November 1, 2012 in Business

Global Compusearch launches forensic data storage division

By The Spokesman-Review
 

A Spokane technology investigation company has launched a division that creates encrypted and secure copies of critical computer data.

Global Compusearch, started in 2000 by Marcus Lawson, primarily offers advanced analyses of computer data for clients in legal disputes. Some cases involve allegations of worker misuse of information, such as storing child pornography, or theft of company information.

In the past three months the 10-person firm has begun a Litigated Data Storage group. It offers clients a secure, encrypted record of digital records that might later be needed in a dispute or lawsuit.

Initially the Spokane-based company created and stored copies of customers’ hard drives in a secured office. But as the cost of digital storage plunged, Global Compusearch found it could copy the information contained in the drives and store it in encrypted form on large servers for far less cost and effort, Lawson said.

Copies of a company’s digital records end up in large forensic files that are stored on two redundant, but private, systems not available on any public network, Lawson said.

Forensic images contain not just every bit of written data, but also all the information that’s contained in deleted files not easily retrieved.

If customers need to review their files, Global Compusearch provides a secure room where workers can search through the archived information, said Jesse Shelley, who handles Global Compusearch’s information security.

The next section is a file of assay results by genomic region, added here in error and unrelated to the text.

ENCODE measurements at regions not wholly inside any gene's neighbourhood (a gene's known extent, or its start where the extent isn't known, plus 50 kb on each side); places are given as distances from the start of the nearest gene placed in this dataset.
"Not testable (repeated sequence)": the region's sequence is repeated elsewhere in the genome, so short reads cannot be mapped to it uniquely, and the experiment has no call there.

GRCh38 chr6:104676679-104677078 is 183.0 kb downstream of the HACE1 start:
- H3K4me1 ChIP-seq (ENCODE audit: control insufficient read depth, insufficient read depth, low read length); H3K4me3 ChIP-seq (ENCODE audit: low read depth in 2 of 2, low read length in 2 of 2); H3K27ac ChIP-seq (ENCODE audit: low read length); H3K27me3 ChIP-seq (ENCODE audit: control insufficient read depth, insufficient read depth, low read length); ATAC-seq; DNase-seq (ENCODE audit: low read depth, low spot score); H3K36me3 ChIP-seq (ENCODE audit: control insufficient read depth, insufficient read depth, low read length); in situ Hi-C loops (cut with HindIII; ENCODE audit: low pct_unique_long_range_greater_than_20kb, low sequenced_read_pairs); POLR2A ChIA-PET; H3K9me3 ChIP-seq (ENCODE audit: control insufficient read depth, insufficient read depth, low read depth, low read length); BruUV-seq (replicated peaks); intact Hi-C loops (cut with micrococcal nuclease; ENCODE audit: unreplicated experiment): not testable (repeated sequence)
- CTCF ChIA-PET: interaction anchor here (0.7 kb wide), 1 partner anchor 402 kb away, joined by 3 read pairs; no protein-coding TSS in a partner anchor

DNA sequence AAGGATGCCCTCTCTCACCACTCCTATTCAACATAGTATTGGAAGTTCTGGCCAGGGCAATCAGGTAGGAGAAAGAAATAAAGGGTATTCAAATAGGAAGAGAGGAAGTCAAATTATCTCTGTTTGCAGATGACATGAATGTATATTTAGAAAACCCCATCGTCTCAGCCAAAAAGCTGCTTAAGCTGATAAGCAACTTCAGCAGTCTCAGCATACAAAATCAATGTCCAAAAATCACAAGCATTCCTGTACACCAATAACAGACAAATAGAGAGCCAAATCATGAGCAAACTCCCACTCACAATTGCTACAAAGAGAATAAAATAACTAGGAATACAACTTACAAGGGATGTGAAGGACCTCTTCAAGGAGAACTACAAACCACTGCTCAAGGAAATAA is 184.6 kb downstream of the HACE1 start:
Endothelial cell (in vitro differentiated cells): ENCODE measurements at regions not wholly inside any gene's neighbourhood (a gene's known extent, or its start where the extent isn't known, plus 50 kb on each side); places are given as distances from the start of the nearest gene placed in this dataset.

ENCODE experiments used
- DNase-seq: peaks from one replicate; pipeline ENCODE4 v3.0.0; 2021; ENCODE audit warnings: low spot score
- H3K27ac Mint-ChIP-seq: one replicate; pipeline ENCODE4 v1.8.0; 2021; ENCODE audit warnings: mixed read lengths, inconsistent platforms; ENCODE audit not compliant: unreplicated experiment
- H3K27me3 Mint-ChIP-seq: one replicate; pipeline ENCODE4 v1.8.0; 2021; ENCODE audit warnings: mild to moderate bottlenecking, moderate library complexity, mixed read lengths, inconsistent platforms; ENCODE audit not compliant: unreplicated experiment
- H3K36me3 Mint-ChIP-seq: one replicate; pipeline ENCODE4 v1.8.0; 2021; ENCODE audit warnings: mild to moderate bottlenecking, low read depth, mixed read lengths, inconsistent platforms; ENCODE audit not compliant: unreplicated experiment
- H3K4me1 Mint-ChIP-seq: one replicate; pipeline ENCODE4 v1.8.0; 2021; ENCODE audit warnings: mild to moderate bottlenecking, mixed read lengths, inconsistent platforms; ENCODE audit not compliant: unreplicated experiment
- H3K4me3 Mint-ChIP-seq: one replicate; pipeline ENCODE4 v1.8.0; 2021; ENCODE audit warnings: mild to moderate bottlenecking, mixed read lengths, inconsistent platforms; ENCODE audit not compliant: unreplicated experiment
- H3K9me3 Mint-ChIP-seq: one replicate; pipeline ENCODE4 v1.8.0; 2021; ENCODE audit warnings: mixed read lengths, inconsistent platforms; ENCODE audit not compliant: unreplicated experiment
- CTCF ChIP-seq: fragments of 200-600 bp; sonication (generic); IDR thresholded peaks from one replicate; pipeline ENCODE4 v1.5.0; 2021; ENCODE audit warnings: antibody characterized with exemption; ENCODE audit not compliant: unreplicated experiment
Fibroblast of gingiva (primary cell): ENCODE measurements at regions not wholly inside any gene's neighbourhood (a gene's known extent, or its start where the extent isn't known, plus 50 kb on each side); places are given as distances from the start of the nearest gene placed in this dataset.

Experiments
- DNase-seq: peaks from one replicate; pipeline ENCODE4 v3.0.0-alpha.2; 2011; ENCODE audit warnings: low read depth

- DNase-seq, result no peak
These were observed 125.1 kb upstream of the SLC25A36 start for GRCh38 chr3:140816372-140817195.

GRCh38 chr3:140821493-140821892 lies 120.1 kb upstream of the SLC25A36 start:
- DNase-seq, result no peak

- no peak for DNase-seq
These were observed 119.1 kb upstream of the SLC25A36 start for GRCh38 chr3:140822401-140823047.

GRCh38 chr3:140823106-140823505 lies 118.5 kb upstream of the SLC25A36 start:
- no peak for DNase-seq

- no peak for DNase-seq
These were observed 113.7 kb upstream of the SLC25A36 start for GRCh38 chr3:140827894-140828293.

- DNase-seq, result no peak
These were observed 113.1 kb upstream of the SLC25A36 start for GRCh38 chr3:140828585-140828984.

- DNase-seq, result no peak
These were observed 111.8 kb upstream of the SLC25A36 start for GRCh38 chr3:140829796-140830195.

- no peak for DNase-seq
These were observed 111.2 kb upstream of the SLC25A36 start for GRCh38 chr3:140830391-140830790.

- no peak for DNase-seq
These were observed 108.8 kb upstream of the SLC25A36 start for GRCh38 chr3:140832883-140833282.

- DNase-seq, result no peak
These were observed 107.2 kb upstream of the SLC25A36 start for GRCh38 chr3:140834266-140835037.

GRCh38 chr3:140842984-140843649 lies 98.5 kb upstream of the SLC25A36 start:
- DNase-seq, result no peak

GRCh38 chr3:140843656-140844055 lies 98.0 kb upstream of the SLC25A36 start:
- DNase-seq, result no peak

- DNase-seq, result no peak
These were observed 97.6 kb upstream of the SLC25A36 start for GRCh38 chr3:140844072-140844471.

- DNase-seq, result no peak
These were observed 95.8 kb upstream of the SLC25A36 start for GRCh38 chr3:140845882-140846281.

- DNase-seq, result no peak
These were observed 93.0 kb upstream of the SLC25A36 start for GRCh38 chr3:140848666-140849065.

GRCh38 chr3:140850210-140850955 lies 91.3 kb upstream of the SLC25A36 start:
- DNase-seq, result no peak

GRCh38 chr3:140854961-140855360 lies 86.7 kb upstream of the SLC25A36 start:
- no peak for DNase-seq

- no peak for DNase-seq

The charge for the service will be $15 per month for 500 gigabytes, and three cents more for every additional gigabyte.

Customers signed up so far include regional law firms, school districts and several large companies. Global also markets the service to city governments and large law firms that deal with employment issues for clients with thousands of employees.

“In the 12 years we’ve been in business, we’ve seen many cases where a company needs to get a PC used by an ex-worker, only to find that computer has been put back into service with another worker,” Lawson said.

Or equally bad for the company, the data is available on backup but can’t be retrieved because it’s corrupted, he said.

Litigated Data Storage will offer customers some certainty that potential evidence will be available, if circumstances require going back to find it, Lawson said.

The service will also be marketed to companies that don’t have the IT resources to manage data repositories, said Josiah Roloff, a Global Compusearch vice president.

Even if a company has an adequate IT staff, many companies realize they shouldn’t be the ones storing the data, since a dispute could raise questions about the way the company handled or maintained it, Roloff said.

The company has four offices: Spokane, Portland, Sacramento and Palm Springs.


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